ZIMSEC O Level Principles of Accounting: Introduction to Liquidity Ratios: Acid Test Ratio / Quick Asset Ratio

  • As pointed out in our discussion of the Current Asset Ratio
  • Including stock when calculating stock might not be desirable
  • This is because it might not always be easy to turn the asset of stock/inventory into liquid cash so as to be able to pay creditors
  • In these instances the quick acid test ratio might be more appropriate
  • It is a more stringent/rigorous ratio
  • It is based on the realization that it might not be so easy to convert the item of stock into cash when creditors come knocking and the business has to pay
  • In such cases a business might even have to sell its stocks on discount in order to quickly raise cash
  • Including stock in determining liquidity can result in an inaccurate impression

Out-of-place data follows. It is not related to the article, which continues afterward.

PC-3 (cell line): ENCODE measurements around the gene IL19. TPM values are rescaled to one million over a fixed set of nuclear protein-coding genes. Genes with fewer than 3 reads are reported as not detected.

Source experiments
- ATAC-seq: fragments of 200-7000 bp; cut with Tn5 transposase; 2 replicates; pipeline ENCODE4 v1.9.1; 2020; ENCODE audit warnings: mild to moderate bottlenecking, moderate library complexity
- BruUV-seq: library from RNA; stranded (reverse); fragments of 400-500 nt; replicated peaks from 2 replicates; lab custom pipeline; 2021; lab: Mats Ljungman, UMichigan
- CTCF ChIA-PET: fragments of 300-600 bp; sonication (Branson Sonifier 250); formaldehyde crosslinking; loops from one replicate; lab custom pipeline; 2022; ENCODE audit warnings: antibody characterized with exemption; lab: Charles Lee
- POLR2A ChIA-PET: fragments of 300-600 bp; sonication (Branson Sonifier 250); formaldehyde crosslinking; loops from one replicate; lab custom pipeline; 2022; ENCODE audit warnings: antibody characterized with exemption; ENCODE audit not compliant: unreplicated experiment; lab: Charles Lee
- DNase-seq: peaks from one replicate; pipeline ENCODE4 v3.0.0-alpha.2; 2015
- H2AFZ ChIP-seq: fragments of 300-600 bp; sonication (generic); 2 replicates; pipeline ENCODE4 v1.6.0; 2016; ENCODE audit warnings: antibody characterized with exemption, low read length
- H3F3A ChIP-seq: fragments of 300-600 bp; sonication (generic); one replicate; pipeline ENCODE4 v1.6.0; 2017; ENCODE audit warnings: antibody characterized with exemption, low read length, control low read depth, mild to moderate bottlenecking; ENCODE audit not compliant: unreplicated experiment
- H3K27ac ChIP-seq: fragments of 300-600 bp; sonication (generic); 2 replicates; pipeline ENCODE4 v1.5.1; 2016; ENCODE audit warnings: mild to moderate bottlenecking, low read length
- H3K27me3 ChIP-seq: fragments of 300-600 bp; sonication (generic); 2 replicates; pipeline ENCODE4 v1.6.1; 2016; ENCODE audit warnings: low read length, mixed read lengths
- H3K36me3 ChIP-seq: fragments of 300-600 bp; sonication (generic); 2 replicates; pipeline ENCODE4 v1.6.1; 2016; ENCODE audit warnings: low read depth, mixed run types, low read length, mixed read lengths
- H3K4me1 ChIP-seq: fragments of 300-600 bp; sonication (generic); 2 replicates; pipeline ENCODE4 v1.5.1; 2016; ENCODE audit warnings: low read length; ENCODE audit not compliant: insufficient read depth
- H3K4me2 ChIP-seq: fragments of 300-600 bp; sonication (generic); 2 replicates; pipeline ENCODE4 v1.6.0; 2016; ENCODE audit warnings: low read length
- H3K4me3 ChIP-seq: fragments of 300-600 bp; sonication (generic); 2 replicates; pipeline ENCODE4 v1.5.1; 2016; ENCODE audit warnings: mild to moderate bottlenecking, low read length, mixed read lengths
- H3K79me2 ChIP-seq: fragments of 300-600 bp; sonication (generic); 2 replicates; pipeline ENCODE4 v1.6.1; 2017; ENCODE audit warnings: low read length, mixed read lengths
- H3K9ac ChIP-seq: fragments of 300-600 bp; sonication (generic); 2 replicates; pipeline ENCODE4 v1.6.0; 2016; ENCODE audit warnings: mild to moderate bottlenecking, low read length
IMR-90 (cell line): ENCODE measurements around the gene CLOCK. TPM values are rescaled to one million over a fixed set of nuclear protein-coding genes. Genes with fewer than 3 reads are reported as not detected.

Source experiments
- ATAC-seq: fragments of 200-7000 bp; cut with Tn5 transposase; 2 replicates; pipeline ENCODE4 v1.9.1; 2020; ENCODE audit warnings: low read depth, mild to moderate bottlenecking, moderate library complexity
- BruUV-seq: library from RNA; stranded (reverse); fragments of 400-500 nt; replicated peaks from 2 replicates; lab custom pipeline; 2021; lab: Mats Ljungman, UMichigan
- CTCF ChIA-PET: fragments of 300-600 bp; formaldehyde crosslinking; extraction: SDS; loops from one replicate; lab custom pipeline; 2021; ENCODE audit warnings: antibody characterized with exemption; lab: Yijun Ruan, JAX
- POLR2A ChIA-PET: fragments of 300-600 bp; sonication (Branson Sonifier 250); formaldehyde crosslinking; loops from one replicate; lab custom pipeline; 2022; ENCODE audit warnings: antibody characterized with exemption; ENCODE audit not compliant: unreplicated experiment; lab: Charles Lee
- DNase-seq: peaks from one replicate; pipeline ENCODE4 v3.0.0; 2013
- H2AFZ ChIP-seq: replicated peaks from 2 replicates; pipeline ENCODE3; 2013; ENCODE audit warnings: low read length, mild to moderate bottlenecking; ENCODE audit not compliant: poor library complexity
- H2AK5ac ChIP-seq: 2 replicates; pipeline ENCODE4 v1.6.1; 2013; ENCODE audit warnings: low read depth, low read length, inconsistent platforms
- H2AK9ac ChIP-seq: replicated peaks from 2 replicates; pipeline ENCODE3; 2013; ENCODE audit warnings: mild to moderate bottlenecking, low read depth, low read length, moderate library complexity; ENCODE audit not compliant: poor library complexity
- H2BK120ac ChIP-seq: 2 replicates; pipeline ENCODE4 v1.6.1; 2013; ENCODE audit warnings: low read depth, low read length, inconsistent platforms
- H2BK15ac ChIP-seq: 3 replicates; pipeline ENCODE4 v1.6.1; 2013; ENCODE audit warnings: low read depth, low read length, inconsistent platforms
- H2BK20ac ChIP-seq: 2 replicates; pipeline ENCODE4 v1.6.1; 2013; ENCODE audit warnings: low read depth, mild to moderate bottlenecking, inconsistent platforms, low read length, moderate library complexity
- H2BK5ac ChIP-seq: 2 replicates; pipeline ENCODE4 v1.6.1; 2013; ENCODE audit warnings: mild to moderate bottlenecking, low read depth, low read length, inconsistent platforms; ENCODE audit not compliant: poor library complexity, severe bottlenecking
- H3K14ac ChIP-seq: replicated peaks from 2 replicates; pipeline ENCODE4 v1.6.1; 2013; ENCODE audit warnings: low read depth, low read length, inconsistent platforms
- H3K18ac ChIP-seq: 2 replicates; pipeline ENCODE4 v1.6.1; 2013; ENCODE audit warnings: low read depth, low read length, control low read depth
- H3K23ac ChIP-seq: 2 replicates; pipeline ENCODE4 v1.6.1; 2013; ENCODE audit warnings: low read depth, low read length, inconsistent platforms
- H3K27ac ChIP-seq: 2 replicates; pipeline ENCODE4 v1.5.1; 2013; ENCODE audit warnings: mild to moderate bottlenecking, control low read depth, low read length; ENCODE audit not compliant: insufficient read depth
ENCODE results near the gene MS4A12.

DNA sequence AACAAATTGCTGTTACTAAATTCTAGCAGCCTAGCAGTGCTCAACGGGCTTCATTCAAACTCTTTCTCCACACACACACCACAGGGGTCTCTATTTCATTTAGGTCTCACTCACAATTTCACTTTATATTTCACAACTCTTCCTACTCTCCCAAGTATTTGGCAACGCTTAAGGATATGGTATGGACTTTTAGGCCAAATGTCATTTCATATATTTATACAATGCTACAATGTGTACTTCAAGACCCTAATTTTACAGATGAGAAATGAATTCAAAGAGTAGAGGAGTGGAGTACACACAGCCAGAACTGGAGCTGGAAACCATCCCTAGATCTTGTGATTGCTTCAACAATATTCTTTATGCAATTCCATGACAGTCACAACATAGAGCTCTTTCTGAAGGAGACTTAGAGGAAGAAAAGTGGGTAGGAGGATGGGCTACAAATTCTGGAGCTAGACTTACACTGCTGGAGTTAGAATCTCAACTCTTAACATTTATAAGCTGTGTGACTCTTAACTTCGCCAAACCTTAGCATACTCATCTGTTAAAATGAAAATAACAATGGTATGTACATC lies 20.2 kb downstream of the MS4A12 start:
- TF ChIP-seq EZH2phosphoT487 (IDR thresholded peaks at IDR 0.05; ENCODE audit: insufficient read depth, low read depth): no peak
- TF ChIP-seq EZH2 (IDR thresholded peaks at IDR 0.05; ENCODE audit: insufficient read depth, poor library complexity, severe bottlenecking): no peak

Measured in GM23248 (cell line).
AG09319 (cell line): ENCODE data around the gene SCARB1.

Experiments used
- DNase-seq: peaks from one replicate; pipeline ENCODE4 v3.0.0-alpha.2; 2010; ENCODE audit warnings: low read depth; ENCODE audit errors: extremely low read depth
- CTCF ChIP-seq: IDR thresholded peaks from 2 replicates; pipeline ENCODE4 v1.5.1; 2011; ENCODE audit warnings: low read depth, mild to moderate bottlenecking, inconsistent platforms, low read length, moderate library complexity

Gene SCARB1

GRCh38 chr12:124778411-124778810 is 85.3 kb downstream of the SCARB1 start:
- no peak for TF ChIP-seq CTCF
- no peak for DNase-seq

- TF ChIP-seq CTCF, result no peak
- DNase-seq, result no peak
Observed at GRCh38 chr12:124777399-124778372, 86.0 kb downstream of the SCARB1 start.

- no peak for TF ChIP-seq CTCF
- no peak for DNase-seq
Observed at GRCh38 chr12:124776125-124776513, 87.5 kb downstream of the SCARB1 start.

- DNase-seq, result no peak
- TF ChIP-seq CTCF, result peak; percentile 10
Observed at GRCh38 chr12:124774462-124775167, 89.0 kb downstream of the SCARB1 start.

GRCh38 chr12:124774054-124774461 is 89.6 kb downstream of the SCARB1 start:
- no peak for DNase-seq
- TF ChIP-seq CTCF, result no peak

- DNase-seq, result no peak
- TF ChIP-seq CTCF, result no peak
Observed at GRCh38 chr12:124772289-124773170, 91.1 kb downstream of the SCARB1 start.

• The ratio recognizes this fact by deducting the asset of stock from current assets
  • The formula for the acid test ratio is:
  • \mathrm{Acid \quad Test \quad Ratio = \dfrac{Current\quad Assets-Stock}{Current\quad Liabilities}}
  • For example if the above mentioned business has stock valued at $ 1 500
  • Then the acid test ratio would be:
  • \mathrm{\dfrac{3000-1500}{1500}}
  • 1
  • As a general rule a ratio of 1 is considered ideal
  • A lower ratio would mean that the business might be unable to meet its short term obligations
  • A higher ratio means money is tied up in the form of current assets which are unprofitable

To access more topics go to the Principles of Accounting Notes.